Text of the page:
Due to rapid industrialization, humans produce tons of environmental toxins that enter the ocean through various means. These toxins cause whales to become sick and infected with diseases. It can also interrupt their navigation, leading to mass whale strandings. 

Also, there is the possibility of whales getting hit by ships on the open sea. It is a problem particular to North Atlantic right whales and other whales that are slow swimmers. They are hit by moving vessels, leading to life-threatening injuries or death. Ship collisions are one of the reasons we find beached whales.

Natural causes

Mass stranding also happens because of natural causes like diseases, injury, starvation, or loss of direction. When whales are weak, they drift until they wash up on land. Also, a female whale can wash up on the beach when in labor. 

Beached whales can be injured whales that are running from their predators. Other natural causes include earthquakes, storms, volcanic eruptions, and magnetic surges. 

What happens to a beached whale?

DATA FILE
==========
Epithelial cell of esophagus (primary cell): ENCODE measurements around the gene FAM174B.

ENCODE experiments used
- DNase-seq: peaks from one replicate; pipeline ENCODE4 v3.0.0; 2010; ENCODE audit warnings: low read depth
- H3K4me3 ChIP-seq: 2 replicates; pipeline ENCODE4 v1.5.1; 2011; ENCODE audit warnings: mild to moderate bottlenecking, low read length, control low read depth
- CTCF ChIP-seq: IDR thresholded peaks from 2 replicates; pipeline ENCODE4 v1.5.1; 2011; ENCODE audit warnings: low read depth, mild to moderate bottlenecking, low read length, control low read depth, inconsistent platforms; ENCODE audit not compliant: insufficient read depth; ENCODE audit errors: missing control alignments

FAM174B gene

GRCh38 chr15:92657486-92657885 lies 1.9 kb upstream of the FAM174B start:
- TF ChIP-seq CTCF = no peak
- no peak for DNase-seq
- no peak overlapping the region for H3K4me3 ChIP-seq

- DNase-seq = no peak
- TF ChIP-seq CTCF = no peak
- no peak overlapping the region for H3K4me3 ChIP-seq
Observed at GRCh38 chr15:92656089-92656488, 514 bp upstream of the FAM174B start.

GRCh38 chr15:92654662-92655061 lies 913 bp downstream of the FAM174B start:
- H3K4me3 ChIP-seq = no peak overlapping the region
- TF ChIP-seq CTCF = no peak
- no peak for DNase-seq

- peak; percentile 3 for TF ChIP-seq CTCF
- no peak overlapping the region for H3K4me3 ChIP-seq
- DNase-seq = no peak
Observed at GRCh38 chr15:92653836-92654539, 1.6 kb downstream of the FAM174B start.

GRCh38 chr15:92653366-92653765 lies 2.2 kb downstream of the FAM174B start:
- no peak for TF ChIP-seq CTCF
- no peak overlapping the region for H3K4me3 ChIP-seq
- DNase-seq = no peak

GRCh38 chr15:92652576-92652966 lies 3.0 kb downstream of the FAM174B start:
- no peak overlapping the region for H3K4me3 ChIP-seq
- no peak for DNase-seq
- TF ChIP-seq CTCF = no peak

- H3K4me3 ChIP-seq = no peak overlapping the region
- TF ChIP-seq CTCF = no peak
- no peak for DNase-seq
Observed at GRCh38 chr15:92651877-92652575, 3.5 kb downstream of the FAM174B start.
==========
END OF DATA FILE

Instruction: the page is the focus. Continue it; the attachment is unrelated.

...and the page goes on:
Photo showing an attempted humpback whale rescue in Fort Pierce Inlet. Photo Credit: Florida Fish and Wildlife Biologist Kelly Garvy via Flickr (CC BY-ND 2.0)

Whales stranded cannot get back into the open ocean, and staying on land is bad for them because it is not their natural habitat. By the time we find these stranded whales, there is usually little to no time left to rescue them. Beached whales die from dehydration and their body weight. Whales are giant marine mammals, and their organs collapse from the weight of their body.

Beached whales are also at risk of overheating because of their thick layer of insulating blubber. This thick layer of insulating fat helps them regulate their body temperature in water. Also, they are on their side when they wash up on the beach. It leaves them vulnerable to drowning. As high tide floats in, it covers their blowhole, causing them to drown. Furthermore, a whale beached for an extended time can explode because of the gas building up in their decaying bodies.